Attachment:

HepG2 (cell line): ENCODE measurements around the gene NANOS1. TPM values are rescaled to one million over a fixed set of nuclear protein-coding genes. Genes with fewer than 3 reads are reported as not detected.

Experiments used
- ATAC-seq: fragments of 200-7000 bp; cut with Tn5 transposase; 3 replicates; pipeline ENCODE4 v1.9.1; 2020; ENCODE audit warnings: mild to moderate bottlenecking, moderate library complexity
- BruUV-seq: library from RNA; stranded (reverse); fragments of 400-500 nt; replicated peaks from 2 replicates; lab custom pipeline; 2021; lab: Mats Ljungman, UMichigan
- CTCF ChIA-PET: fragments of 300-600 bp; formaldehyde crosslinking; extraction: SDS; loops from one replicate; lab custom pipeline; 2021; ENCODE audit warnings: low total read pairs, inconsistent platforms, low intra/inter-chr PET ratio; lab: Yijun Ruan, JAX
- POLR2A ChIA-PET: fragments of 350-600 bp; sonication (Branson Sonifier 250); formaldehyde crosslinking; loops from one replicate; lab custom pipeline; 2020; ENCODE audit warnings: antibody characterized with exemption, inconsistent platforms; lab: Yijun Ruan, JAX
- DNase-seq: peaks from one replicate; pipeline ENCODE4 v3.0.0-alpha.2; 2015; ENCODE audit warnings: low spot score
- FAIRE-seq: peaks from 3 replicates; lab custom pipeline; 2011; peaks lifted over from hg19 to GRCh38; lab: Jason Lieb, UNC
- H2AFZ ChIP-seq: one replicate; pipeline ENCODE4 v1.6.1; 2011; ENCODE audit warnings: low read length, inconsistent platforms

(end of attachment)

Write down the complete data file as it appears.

HepG2 (cell line): ENCODE measurements around the gene NANOS1. TPM values are rescaled to one million over a fixed set of nuclear protein-coding genes. Genes with fewer than 3 reads are reported as not detected.

Experiments used
- ATAC-seq: fragments of 200-7000 bp; cut with Tn5 transposase; 3 replicates; pipeline ENCODE4 v1.9.1; 2020; ENCODE audit warnings: mild to moderate bottlenecking, moderate library complexity
- BruUV-seq: library from RNA; stranded (reverse); fragments of 400-500 nt; replicated peaks from 2 replicates; lab custom pipeline; 2021; lab: Mats Ljungman, UMichigan
- CTCF ChIA-PET: fragments of 300-600 bp; formaldehyde crosslinking; extraction: SDS; loops from one replicate; lab custom pipeline; 2021; ENCODE audit warnings: low total read pairs, inconsistent platforms, low intra/inter-chr PET ratio; lab: Yijun Ruan, JAX
- POLR2A ChIA-PET: fragments of 350-600 bp; sonication (Branson Sonifier 250); formaldehyde crosslinking; loops from one replicate; lab custom pipeline; 2020; ENCODE audit warnings: antibody characterized with exemption, inconsistent platforms; lab: Yijun Ruan, JAX
- DNase-seq: peaks from one replicate; pipeline ENCODE4 v3.0.0-alpha.2; 2015; ENCODE audit warnings: low spot score
- FAIRE-seq: peaks from 3 replicates; lab custom pipeline; 2011; peaks lifted over from hg19 to GRCh38; lab: Jason Lieb, UNC
- H2AFZ ChIP-seq: one replicate; pipeline ENCODE4 v1.6.1; 2011; ENCODE audit warnings: low read length, inconsistent platforms